🧁 What is it?

  • It’s the week leading up to Christmas, so what better time to chat about all things sugar and spice? We hope you’re looking forward to eating some delicious desserts this weekend if you’re celebrating…
  • And are you one of the 36 per cent of consumers, according to QSR magazine, who are keen to try plant-based ice cream? What about vegan puddings? Sit down with your vegan treat of choice and savour our whirlwind tour of the animal-free dessert space.

🤔 Tell me more…

  • Ten or so years ago, if you wanted a vegan pudding, your choices were pretty limited. Either a tub of dairy-free vanilla ice cream, or a gluey, long-life dessert that was but a pale imitation of the real thing.
  • But vegans, rejoice! No longer. There’s been significant growth and investor interest in the plant-based pud category. And we’re showcasing the avo ice-cream, dessert hummus, cookies and oat milk popsicles that prove it…

🤷 Why?

  • The plant-based powers have mastered meat and dairy, so why would they - or should they - stop there? Sweet desserts, baked goods and puddings seem like a natural next step, spurred on by customer enthusiasm for all things plant-based. That applies even to those who don’t identify as vegan, making the potential market for vegan desserts a potentially broad and lucrative one. 
  • Also driving the trend? Food-loving younger consumers (millennials and Gen Z) who love to explore new flavours, try different ingredients and spend their cash on the latest trendy food product. For plant-based pudding makers, that equals a whole world of potential. 
  • Health concerns, in the wake of COVID-19, are also leading consumers to seek out more wholesome, nutritious sweet treats. Vegan puddings and ice creams, not reliant on indulgent ingredients like butter and cream, can present themselves as ‘better for you’ and promote their functional benefits thanks to alternative proteins or other ingredients. 
Plant-based desserts. Source: Over The Spoon, COOLHAUS, Wibble

📈 The figures

  • The global plant-based desserts and puddings market is expected to grow at a CAGR of 10.1 percent between 2020 and 2027 and was valued at $2.7bn in 2019.
  • In foodservice, plant-based desserts are popping up on menus here, there and everywhere! According to stats by G.S. Gelato, 38% of restaurants that offer plant-based alternatives have added them in the last 2-3 years, and 21% have added them in the past year.
  • Non-dairy frozen dessert sales are expected to pass $1 billion worldwide by 2024, driven by more and more people adopting a plant-based lifestyle.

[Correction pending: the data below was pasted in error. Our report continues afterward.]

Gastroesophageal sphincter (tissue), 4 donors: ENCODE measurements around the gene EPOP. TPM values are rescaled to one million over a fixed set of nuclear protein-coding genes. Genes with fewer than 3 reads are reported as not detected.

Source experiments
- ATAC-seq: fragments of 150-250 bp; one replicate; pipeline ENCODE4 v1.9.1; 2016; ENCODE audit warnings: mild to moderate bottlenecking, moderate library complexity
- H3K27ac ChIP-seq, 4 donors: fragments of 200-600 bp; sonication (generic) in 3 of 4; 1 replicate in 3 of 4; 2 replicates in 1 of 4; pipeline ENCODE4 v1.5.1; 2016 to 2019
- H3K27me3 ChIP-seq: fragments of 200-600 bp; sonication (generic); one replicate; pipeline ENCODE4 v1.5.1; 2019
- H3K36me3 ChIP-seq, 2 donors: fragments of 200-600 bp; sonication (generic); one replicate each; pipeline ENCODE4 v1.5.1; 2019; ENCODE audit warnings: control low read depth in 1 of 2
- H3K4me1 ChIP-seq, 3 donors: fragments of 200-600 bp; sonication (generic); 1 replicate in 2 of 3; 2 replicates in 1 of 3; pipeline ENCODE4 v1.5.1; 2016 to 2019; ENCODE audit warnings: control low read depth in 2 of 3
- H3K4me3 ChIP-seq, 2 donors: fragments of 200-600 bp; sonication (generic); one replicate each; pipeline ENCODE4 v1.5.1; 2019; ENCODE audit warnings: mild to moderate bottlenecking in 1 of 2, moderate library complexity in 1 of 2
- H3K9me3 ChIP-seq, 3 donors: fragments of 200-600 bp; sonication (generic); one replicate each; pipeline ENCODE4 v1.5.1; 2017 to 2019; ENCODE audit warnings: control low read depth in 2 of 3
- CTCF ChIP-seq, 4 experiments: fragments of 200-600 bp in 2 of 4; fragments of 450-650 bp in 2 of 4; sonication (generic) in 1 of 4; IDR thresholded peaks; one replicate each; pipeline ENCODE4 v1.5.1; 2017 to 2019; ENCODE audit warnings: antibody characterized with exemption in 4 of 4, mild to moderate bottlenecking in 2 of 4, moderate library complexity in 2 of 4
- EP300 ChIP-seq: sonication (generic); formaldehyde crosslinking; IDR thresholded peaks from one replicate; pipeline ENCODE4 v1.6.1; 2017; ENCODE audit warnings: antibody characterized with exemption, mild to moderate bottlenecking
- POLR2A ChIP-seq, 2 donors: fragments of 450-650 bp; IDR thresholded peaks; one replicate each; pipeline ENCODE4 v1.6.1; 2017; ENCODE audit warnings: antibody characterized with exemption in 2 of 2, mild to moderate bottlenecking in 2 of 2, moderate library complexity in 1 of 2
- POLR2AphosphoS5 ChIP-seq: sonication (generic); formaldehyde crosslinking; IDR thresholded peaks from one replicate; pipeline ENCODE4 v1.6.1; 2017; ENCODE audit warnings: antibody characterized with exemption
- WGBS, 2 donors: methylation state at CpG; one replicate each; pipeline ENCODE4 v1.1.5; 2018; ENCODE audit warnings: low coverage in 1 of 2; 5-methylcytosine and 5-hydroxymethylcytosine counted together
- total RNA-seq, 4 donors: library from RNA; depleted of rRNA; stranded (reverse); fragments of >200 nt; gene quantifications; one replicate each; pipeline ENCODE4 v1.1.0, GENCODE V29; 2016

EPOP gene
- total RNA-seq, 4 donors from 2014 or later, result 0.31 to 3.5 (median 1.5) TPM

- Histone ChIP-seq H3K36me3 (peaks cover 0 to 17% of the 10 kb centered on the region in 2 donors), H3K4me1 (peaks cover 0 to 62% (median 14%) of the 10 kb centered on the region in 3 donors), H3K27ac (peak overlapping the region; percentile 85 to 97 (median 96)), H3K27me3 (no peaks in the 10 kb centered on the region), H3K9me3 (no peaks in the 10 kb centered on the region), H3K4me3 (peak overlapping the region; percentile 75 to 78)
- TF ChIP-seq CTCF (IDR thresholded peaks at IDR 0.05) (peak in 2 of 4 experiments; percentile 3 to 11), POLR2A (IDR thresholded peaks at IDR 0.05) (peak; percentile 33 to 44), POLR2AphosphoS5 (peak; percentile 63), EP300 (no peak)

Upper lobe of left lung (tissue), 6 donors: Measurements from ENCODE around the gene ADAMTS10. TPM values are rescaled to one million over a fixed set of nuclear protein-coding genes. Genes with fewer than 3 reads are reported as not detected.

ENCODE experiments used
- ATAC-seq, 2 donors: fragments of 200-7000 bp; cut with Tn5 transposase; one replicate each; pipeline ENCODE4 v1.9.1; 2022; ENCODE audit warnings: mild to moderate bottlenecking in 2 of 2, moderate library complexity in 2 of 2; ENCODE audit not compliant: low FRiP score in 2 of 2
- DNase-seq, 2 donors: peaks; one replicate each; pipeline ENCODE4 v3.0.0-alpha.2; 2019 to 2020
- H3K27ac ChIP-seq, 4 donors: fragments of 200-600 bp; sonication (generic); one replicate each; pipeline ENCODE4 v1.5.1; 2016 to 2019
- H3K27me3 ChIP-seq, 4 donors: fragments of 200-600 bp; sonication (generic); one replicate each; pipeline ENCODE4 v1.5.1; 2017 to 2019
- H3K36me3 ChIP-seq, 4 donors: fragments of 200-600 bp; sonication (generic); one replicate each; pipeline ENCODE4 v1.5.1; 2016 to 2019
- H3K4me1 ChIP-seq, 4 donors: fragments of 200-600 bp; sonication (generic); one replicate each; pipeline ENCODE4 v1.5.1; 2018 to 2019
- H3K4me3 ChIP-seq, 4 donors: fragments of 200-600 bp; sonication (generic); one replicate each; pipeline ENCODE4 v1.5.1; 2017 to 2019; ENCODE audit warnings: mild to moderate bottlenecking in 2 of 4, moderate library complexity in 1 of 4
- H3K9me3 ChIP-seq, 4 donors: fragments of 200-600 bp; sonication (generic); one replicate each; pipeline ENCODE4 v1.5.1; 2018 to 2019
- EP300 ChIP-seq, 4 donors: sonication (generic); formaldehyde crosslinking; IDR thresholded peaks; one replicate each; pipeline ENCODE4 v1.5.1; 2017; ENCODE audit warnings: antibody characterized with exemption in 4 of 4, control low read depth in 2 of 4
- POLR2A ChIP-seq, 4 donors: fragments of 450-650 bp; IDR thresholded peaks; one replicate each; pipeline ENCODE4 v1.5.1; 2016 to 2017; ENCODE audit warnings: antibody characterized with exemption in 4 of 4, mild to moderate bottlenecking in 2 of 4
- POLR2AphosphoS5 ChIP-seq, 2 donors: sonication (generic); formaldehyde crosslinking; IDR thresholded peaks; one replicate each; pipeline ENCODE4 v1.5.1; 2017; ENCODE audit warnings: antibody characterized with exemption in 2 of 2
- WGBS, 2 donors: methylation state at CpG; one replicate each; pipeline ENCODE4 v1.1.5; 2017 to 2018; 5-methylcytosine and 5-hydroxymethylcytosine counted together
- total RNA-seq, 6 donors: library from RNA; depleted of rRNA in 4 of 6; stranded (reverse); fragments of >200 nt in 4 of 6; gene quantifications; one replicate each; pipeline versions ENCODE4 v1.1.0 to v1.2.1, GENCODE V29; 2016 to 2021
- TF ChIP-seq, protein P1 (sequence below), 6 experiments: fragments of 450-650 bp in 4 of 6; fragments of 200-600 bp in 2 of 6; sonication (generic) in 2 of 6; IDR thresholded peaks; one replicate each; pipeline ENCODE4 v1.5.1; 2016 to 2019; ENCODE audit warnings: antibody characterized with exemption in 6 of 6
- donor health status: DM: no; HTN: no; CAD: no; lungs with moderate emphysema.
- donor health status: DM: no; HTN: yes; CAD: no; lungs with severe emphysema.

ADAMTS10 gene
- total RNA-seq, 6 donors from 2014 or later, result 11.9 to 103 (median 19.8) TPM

🔍 How is it shaping up?

  • Many plant-based puddings are fresh, vegan takes on the classics, building on consumer appetite for the familiar desserts they’ve been craving since childhood - in an updated form more suitable for the modern, health-conscious, animal–free age. Zen chocolate puddings, made with almond milk, offer a plant-based take on the old favourite, for example. And alt-egg brand Oggs just entered the chilled dessert space with a vegan melt-in-the-middle sponge pudding, another update on a tried and true recipe.
  • Dessert hummus is another interesting development. Building on the public’s love for vegan dips like hummus, some brands - such as Moorish in the UK - have branched out into sweet snacks. Moorish sells chocolate hummus while Tribe in the US have also developed sweet hummus flavours in caramel, pumpkin pie and chocolate. 
  • Frozen plant-based desserts are another big niche within the category. In fact, sales of vegan ice cream have doubled in five years! Big brands opting to launch animal-free ice cream lines have also made the trend more accessible to a wider audience - remember the hype around Ben & Jerry’s dairy-free launch back in 2016? The legacy brand now has 19 vegan flavours and has been joined by a raft of young upstarts hoping to disrupt the plant-based frozen dessert space. 
  • Plant-based ice cream brands include those that are a natural follow-on from plant-based milk, like Oatly’s offering. In alternative proteins, Perfect Day recently acquired Coolhaus Ice Cream, which is now transitioning to be completely animal-free. Brave Robot has also attracted plenty of attention as the world’s first ever dairy-identical animal-free ice cream - also a Perfect Day brand.
  • Plant-based dessert brands using plant-based milks in their products can also make use of the flavour profiles of their base ingredients: Coconut Bliss plays on the natural nutty, creamy flavour of the coconut milk they use to make their products, as do Chloe’s Oatmilk Pops. And now the world has its first avocado-centric plant-based ice cream in Cado